After doing the IRONMAN 70.3, Corey wanted to attempt the whole thing. IRONMAN Boulder Colorado 2016. 140.6 miles. One awesome dude. So we packed The Nygaard crew into a small rental car, and headed to beautiful Colorado. We drove all the way to beautiful North Platte, Nebraska, and stayed the night, to wake up in the morning and drive to Boulder. And let me tell you this, the drive to Boulder is SO BORING. Imagine driving from Fargo to Grand Forks, but for 14 hours. Yeah, it's pretty bad. But once you get to Boulder, it is one of the most beautiful places I've seen. I will never be against going back there again and again.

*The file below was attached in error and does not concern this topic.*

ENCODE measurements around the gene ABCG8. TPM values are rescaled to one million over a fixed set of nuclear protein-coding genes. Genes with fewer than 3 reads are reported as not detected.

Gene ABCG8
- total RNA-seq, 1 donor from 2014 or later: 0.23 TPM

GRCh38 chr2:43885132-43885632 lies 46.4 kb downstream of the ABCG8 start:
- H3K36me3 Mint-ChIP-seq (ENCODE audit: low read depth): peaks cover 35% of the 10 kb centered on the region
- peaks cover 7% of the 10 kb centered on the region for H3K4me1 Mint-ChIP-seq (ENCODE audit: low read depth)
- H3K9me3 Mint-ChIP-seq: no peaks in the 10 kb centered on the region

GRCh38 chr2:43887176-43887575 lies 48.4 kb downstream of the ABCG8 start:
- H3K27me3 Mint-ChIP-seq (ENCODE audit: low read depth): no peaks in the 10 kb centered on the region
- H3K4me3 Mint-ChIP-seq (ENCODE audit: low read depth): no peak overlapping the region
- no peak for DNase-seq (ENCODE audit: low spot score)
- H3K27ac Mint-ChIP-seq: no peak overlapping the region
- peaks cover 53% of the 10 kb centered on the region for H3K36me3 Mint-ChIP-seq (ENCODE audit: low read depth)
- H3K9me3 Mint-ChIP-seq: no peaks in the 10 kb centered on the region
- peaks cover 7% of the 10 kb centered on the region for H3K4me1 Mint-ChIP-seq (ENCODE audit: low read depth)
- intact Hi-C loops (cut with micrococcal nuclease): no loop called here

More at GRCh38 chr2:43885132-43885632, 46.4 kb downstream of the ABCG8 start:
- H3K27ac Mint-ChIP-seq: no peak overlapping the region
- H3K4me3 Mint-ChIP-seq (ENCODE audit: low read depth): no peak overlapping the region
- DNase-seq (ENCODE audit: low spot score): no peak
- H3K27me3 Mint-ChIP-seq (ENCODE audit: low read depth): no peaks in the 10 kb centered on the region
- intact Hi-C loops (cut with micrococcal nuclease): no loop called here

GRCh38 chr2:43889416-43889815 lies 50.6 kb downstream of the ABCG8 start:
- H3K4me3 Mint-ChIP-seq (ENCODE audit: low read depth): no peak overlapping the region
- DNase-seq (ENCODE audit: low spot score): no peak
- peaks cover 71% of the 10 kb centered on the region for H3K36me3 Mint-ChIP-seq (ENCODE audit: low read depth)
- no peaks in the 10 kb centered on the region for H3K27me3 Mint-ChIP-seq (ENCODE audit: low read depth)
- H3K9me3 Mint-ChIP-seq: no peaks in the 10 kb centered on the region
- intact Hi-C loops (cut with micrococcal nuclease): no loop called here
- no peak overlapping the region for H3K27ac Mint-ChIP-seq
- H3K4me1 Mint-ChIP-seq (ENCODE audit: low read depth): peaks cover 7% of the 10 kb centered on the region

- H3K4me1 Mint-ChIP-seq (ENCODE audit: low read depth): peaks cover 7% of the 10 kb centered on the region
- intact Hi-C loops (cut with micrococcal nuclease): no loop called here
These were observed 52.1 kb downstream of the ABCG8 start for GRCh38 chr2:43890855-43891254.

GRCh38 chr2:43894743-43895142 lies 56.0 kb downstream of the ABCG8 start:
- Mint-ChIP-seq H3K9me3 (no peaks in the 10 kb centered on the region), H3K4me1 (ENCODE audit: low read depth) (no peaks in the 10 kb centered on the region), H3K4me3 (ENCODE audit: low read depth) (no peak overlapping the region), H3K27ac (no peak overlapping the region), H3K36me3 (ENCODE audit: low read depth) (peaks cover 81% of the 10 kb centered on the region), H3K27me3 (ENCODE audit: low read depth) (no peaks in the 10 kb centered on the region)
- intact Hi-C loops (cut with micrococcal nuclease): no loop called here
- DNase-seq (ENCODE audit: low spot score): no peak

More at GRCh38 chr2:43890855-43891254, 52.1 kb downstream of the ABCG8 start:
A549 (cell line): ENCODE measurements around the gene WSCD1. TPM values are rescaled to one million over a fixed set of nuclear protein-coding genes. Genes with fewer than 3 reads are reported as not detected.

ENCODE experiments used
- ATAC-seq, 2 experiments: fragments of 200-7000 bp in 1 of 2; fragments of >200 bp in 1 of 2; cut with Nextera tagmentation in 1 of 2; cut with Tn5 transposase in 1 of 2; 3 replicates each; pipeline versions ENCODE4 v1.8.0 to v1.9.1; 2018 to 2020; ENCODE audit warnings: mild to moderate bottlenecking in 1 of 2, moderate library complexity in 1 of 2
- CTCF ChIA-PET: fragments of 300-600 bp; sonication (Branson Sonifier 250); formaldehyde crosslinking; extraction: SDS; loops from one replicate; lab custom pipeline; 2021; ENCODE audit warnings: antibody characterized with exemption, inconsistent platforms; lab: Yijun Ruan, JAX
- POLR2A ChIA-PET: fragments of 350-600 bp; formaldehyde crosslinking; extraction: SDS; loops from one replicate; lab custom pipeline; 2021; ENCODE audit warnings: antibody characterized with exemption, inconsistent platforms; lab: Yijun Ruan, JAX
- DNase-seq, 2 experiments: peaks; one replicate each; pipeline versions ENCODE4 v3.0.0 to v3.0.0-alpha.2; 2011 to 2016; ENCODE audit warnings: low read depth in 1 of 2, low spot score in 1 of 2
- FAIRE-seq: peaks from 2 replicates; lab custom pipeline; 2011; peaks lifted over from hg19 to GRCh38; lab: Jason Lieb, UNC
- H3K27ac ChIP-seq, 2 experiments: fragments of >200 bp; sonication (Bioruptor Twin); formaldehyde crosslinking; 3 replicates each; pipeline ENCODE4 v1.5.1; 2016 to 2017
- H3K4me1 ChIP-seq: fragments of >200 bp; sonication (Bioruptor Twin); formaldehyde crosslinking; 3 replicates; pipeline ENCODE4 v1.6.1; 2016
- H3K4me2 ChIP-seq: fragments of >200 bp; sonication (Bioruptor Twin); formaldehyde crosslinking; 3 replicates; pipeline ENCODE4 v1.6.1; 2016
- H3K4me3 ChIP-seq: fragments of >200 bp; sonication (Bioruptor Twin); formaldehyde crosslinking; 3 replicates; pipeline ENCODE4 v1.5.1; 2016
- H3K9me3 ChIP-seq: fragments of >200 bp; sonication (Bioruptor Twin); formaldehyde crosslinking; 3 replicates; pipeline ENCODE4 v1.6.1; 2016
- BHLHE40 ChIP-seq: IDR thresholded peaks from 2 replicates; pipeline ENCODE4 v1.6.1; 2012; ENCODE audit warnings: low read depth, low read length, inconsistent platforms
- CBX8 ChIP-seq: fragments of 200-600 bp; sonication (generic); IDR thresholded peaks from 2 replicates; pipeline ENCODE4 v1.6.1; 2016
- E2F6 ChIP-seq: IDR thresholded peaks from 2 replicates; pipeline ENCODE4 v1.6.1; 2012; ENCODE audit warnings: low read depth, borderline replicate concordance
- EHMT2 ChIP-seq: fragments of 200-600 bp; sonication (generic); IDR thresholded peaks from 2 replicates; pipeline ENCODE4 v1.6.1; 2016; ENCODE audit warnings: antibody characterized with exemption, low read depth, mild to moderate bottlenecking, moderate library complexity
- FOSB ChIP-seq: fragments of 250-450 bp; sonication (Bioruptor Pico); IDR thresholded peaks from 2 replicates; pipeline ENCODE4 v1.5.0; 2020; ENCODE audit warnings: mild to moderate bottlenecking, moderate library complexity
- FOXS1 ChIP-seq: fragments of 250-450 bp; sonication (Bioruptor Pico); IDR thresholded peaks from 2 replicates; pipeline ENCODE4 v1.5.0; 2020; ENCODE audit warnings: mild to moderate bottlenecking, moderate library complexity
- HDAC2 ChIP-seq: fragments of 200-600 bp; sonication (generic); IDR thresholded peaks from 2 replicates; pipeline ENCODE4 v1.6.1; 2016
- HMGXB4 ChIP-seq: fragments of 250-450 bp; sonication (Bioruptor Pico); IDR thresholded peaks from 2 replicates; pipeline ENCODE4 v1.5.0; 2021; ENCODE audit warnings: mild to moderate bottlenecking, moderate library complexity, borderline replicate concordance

And we did just that. This summer, Corey and I drove to Boulder, for his second IRONMAN. I was knew this race was going to be a good one. Once we stayed in North Platte once again, we drove to stay at Corey's friends place, Brad, and his wife Caydee. They were so welcoming, and I thank them very much for letting us into their home. We were able to explore Boulder a little more, and make sure that Corey was ready for his race.
Then finally, my favorite day, RACE DAY! We woke up bright and early around 3 AM. I made sure to have my camera bag, hammock, blanket, food, change of clothes, swimsuit, hydration, and more. Trust me, being a sherpa is hard work. But I love it! Corey had to make sure he had all of the gear he needed, then we were off to Boulder! It was dark and quiet, yet the city was full of life from the triathletes. I absolutely love walking around with Corey and seeing how all of this IRONMAN stuff works. It takes countless hours of training and organization to make this race as big of a deal as it is. It is absolutely incredible.